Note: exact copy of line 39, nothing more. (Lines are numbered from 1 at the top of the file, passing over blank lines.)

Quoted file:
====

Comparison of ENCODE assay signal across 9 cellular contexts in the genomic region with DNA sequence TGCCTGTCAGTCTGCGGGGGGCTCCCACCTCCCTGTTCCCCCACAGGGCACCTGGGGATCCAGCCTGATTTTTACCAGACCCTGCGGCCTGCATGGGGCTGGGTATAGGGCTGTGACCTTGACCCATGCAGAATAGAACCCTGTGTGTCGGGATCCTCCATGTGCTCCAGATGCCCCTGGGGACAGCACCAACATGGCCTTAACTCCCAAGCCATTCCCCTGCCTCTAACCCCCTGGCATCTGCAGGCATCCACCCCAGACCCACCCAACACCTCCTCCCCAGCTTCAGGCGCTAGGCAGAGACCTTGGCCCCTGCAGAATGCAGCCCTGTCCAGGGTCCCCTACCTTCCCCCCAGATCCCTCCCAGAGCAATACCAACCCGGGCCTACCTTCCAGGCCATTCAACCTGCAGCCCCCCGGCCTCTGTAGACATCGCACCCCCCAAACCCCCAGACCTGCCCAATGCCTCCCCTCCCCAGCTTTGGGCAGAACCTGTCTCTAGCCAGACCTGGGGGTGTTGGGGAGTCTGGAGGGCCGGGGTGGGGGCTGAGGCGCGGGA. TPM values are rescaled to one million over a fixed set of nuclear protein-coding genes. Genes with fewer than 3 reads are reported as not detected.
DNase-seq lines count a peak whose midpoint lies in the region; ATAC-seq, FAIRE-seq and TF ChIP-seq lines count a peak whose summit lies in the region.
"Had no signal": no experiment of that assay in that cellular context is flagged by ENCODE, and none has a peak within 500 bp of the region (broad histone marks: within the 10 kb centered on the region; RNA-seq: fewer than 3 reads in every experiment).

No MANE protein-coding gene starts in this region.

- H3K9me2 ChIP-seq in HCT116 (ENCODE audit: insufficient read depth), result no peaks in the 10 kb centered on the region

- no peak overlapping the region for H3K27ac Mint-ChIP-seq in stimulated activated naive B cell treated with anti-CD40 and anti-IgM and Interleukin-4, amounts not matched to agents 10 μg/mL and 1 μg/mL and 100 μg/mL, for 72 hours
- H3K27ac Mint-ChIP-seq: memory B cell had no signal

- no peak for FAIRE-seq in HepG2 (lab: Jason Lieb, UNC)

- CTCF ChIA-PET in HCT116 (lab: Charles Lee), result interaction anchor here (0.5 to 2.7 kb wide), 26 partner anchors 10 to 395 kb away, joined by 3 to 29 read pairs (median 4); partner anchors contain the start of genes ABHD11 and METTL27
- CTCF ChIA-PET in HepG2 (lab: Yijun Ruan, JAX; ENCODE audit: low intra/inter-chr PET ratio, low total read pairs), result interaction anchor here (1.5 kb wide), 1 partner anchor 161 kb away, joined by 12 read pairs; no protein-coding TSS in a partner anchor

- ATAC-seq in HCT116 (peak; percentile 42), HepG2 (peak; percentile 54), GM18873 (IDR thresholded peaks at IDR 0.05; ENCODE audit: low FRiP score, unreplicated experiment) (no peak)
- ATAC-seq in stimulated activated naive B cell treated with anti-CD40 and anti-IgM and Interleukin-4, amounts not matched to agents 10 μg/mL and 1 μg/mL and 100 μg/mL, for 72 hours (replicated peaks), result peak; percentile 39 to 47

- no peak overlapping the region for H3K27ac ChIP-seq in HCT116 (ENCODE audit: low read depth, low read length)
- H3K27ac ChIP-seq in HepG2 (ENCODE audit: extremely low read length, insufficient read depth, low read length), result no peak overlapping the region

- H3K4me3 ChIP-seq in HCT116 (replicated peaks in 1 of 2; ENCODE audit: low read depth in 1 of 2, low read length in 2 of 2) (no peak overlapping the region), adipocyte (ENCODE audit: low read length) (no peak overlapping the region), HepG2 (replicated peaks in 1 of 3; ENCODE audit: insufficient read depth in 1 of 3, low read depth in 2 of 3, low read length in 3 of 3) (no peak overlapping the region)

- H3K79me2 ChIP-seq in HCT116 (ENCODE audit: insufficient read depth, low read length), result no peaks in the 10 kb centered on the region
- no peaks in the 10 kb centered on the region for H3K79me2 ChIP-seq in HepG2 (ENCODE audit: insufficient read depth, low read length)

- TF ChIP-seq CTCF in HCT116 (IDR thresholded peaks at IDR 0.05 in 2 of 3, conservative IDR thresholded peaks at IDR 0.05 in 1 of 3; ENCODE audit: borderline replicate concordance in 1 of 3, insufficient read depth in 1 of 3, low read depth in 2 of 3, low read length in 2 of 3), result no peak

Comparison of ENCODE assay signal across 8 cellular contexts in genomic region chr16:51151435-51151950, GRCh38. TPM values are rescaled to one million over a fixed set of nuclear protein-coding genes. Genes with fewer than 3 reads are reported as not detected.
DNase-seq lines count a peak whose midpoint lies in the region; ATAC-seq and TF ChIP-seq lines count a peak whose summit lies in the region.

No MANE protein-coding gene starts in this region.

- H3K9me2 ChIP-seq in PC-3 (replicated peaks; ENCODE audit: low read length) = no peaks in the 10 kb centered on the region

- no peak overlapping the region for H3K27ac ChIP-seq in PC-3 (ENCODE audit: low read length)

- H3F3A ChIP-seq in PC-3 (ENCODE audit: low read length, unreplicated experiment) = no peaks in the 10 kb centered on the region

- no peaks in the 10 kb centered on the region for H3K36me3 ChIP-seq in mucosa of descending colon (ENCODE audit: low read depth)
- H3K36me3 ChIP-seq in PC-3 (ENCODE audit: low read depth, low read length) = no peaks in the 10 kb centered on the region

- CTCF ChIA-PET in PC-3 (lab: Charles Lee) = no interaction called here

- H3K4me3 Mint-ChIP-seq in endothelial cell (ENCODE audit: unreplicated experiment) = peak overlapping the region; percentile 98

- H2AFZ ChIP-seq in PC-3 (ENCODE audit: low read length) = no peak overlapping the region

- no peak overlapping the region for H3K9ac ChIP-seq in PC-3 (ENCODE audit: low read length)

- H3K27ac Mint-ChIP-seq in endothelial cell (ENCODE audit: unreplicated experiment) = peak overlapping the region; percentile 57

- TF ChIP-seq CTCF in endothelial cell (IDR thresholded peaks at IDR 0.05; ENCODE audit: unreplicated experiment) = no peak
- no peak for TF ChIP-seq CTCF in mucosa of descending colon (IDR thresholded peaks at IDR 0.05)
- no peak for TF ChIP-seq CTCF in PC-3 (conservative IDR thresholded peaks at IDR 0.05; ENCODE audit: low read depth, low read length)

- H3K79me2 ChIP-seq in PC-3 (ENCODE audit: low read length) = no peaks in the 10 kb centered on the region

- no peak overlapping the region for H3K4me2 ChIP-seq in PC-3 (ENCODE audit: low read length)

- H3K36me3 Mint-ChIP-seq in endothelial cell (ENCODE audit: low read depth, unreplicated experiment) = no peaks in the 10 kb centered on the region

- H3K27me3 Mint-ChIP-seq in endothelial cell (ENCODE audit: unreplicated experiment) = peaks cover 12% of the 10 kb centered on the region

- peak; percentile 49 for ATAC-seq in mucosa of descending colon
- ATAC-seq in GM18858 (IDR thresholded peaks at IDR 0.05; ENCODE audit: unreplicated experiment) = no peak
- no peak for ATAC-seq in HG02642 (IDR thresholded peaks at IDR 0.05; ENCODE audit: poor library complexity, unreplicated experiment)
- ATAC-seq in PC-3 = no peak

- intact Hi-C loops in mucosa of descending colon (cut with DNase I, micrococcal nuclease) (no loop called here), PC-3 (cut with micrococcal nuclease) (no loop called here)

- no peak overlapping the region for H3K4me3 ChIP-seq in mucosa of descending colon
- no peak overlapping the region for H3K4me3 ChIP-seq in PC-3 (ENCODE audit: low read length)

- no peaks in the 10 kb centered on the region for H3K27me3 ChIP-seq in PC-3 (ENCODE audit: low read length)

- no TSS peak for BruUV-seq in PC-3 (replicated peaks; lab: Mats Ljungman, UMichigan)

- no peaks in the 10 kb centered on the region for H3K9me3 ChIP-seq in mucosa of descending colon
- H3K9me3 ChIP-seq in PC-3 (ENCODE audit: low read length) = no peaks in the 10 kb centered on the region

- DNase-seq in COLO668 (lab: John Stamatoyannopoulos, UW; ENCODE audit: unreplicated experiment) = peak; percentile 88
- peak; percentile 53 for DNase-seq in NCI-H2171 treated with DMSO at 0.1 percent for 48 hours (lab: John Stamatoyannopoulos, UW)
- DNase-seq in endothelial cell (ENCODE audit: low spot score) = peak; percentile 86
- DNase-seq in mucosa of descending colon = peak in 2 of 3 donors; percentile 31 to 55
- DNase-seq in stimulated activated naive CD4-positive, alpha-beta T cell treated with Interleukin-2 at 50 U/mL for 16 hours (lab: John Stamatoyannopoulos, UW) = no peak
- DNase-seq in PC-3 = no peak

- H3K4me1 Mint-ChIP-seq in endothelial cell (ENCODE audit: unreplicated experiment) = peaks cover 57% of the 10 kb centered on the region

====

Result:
- peak; percentile 49 for ATAC-seq in mucosa of descending colon